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Britain Needs More Holes

National Nest Box Week 2019

As part of National Nest Box Week 2019, which kicks off on 14 February, the British Trust for Ornithology (BTO) is calling for homeowners to put up more nest boxes for declining garden birds like House Sparrow and Starling. To support homeowners in doing this, the Trust has produced a new ‘essential guide’, full of useful information on i) what to look for when buying a nest box, ii) box placement and iii) looking after a box longer term. The free guide is available from gbw@bto.org or by calling the BTO’s Garden Ecology Team on 01842-750050.


The simple act of putting up a nest box can make a real difference for our birds, providing them with the space they need to raise a family.

A growing proportion of the global human population now lives in towns and cities, with the United Nations predicting that by 2050 two-thirds of us will live within such urbanised landscapes. Urbanisation is considered to be one of the greatest threats facing birds, resulting in the loss of natural habitats and the feeding and nesting opportunities associated with them.

Newly urbanised landscapes often lack the mature trees that provide nesting cavities for small birds, such as Blue Tit and Great Tit, while other cavity-nesting species - such as Starling, Swift and House Sparrow - have seen changes in building regulations reducing nesting opportunities that once existed under the roof tiles of our houses. The loss of such sites may have played an important role in the significant declines seen in the breeding populations of these species since the early 1990s (Starling -74%, House Sparrow -35%, Swift -51%).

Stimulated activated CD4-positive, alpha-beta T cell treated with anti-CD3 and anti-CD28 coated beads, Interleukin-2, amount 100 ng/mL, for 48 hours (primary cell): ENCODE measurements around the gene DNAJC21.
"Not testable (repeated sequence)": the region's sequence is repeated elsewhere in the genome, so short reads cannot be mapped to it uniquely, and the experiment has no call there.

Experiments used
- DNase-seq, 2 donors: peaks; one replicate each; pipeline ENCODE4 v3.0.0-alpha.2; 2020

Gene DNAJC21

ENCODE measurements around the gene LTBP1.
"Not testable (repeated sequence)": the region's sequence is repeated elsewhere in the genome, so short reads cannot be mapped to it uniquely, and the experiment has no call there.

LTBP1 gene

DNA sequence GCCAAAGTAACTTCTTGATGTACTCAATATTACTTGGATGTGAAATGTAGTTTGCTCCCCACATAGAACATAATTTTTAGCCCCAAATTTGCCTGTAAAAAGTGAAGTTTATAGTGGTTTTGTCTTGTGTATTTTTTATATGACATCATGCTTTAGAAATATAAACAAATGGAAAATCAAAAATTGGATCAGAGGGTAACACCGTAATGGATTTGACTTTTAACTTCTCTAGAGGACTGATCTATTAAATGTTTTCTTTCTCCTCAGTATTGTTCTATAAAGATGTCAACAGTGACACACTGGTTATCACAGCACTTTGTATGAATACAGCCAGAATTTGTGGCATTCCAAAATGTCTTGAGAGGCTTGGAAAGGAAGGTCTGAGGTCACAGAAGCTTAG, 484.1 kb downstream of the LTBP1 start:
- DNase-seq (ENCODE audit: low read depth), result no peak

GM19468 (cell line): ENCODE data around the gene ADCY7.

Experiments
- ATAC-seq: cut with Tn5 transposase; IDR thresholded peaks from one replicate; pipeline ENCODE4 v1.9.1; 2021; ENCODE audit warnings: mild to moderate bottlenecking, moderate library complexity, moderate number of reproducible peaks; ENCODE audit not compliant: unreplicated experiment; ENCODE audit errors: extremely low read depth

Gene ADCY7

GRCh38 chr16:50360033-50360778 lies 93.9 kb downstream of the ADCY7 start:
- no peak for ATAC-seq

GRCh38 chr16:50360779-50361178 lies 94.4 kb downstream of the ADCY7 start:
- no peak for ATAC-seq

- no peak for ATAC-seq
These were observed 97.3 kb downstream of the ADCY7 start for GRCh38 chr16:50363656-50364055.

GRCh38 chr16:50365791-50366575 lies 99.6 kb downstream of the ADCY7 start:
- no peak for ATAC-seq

Rob Jaques, part of the BTO’s Garden Ecology Team, commented: Homeowners can provide new nesting opportunities for birds by putting up suitable nest boxes and now is the ideal time to do this. You can either purchase a nest box or build your own, and there is plenty of information in our free guide, from cutting plans through to information on where to place nest boxes.

Five things to look for when purchasing a nest box:

The box should be constructed from timber that is at least 15 mm thick.

The size of the entrance hole should be at least 25 mm in diameter. Hole size determines which species will use a nest box. Blue Tit and Coal Tit favour 25 mm, Great Tit and Tree Sparrow favour 28 mm, House Sparrow favours 32 mm and Starling favours a larger box with an entrance hole diameter of 45 mm.

Avoid nest boxes with perches; small birds don’t need these and they may provide a foothold for a predatory squirrel or weasel.

The nest box should be accessible, allowing you to lift the lid or remove the side at the end of the breeding season in order to clean the box out. Boxes may be cleaned out between 1st September and 31st January.

Don’t buy a nest box where the entrance hole is less than 12 cm above the base, since a cat may be able to reach in and grab chicks if the distance is less than this

Paul Stancliffe BTO

5th February 2019